Spending this time exploring task propensity has helped me to think about teaching and learning in new ways. It’s an important reminder that kids learn what they spend time thinking about, and I want to plan my lessons deliberately to promote the type of thinking that will support new mathematical knowledge. Engagement is not the same as learning, but I can use student engagement and well-structured activities to create opportunities for students to do the thinking I want them to do. And student thinking should not be left up to chance — if I have a goal for students, I should modify or restructure the student experience to make sure they meet it.

Task Propensity: Beyond Desmos

Task propensity refers to situations where students are so focused on the features of a specific task that they don’t generalize their thinking in a way that is useful to solve different problems in the future. In short, they lose the forest for the trees. I’m exploring how task propensity relates to Desmos activities and how this thinking could help me teach more thoughtfully with Desmos tools. I first learned about task propensity through this paper, and you can read the rest of my series on the topic here.


When I first read about task propensity, I was interested because it described one of my hesitations with Desmos activities. The activities are engaging and fun for students, but that engagement didn’t always lead to the thinking that I wanted it to. I have spent some time this fall thinking about strategies to counteract that phenomenon — keeping activities humble, designing focused follow-up tasks, and pausing the activity.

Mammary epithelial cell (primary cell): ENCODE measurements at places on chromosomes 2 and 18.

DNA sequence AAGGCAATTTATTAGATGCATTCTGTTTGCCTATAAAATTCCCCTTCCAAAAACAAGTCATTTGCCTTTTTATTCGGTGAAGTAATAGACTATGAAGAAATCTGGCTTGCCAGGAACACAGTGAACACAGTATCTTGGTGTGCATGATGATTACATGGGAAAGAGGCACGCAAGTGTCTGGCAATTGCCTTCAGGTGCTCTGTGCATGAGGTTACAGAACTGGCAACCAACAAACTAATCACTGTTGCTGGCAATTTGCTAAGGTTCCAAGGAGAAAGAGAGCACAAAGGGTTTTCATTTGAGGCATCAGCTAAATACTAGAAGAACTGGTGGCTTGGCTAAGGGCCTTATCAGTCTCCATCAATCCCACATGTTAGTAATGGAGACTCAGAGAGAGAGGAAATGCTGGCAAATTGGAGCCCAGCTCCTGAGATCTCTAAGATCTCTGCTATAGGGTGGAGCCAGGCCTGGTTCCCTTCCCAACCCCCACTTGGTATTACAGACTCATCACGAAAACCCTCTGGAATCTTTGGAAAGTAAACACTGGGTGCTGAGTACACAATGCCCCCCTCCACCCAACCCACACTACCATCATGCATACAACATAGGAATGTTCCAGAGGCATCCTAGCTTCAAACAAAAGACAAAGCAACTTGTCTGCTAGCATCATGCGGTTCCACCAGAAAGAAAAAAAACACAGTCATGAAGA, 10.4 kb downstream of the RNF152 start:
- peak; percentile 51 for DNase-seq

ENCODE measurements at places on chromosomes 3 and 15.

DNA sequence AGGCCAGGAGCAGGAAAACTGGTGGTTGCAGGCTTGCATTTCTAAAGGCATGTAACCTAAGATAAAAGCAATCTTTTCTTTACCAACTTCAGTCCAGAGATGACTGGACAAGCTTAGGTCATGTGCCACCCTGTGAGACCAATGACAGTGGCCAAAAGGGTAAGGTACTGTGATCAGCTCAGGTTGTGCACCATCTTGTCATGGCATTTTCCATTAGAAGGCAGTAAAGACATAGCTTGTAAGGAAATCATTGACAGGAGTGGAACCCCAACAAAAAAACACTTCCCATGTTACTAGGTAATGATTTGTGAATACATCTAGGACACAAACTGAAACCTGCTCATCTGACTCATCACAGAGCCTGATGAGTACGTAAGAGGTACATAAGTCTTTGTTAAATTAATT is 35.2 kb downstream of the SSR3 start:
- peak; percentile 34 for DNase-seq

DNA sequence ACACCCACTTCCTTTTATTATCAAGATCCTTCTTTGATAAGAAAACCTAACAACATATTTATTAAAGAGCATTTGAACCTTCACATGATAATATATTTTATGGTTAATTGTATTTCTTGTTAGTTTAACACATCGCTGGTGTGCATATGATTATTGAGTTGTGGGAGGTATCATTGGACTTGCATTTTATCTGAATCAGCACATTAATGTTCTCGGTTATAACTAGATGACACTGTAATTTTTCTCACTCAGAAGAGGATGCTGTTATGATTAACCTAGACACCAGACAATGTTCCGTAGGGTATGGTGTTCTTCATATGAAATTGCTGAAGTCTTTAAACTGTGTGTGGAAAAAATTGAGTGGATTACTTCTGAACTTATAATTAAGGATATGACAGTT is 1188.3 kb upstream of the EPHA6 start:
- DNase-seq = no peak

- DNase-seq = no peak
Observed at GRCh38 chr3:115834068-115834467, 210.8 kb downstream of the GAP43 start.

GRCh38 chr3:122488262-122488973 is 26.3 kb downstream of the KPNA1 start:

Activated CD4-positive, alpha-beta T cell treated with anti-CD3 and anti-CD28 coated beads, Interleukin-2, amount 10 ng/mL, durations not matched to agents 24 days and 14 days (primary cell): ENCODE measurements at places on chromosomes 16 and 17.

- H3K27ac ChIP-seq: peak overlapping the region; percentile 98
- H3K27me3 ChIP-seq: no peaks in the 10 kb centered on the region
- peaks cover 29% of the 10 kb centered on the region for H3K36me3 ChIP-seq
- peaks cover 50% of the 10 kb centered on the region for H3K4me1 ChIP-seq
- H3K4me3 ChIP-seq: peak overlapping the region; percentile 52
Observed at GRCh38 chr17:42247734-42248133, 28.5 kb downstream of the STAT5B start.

At the same time as I’ve been practicing those strategies when I use Desmos activities, I’ve seen task propensity in other areas of my teaching. Any rich task can fall victim to a focus on the task itself rather than the broader mathematical thinking that goes into solving it. I want to explore two examples of task propensity in activities I’ve used, and how I might modify those activities the next time I teach them.

Trig War 

I want students to practice evaluating sine and cosine functions, but I don’t want that practice to be any more soul-deadening than it needs to be. Inspired by Kate Nowak’s Log War, I put together Trig War. Students pair up and divide the stack of cards in half. They then each flip over a card, figure out whose value is larger, and that person keeps both cards. Wash, rinse, repeat. It’s pretty fun and gets a lot of practice in. At the same time, some pairs end up relying on one person to evaluate tricky values, especially those outside the unit circle, or they end up rushing and missing opportunities to think about the structure of the unit circle and sine and cosine functions, focused more on the War than on the Trig.